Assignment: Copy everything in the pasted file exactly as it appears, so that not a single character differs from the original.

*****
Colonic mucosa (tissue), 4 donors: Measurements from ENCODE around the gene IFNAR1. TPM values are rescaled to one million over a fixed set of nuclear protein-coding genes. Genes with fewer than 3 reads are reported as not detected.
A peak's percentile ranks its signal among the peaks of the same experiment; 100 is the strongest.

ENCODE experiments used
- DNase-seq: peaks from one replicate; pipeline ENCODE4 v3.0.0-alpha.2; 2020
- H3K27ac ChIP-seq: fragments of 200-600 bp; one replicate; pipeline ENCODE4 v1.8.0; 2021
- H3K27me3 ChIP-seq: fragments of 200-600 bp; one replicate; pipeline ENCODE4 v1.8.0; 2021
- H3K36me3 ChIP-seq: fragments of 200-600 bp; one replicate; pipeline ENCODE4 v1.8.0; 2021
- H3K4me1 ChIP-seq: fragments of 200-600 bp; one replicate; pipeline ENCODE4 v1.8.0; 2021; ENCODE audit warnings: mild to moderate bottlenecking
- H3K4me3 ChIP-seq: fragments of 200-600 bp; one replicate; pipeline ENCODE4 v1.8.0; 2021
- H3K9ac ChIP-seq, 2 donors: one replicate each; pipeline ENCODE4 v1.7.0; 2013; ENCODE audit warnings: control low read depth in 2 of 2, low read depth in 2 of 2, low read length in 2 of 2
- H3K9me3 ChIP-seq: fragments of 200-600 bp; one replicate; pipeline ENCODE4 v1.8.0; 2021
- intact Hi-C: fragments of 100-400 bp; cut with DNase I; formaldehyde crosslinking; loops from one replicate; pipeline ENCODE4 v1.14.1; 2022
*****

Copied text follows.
Colonic mucosa (tissue), 4 donors: Measurements from ENCODE around the gene IFNAR1. TPM values are rescaled to one million over a fixed set of nuclear protein-coding genes. Genes with fewer than 3 reads are reported as not detected.
A peak's percentile ranks its signal among the peaks of the same experiment; 100 is the strongest.

ENCODE experiments used
- DNase-seq: peaks from one replicate; pipeline ENCODE4 v3.0.0-alpha.2; 2020
- H3K27ac ChIP-seq: fragments of 200-600 bp; one replicate; pipeline ENCODE4 v1.8.0; 2021
- H3K27me3 ChIP-seq: fragments of 200-600 bp; one replicate; pipeline ENCODE4 v1.8.0; 2021
- H3K36me3 ChIP-seq: fragments of 200-600 bp; one replicate; pipeline ENCODE4 v1.8.0; 2021
- H3K4me1 ChIP-seq: fragments of 200-600 bp; one replicate; pipeline ENCODE4 v1.8.0; 2021; ENCODE audit warnings: mild to moderate bottlenecking
- H3K4me3 ChIP-seq: fragments of 200-600 bp; one replicate; pipeline ENCODE4 v1.8.0; 2021
- H3K9ac ChIP-seq, 2 donors: one replicate each; pipeline ENCODE4 v1.7.0; 2013; ENCODE audit warnings: control low read depth in 2 of 2, low read depth in 2 of 2, low read length in 2 of 2
- H3K9me3 ChIP-seq: fragments of 200-600 bp; one replicate; pipeline ENCODE4 v1.8.0; 2021
- intact Hi-C: fragments of 100-400 bp; cut with DNase I; formaldehyde crosslinking; loops from one replicate; pipeline ENCODE4 v1.14.1; 2022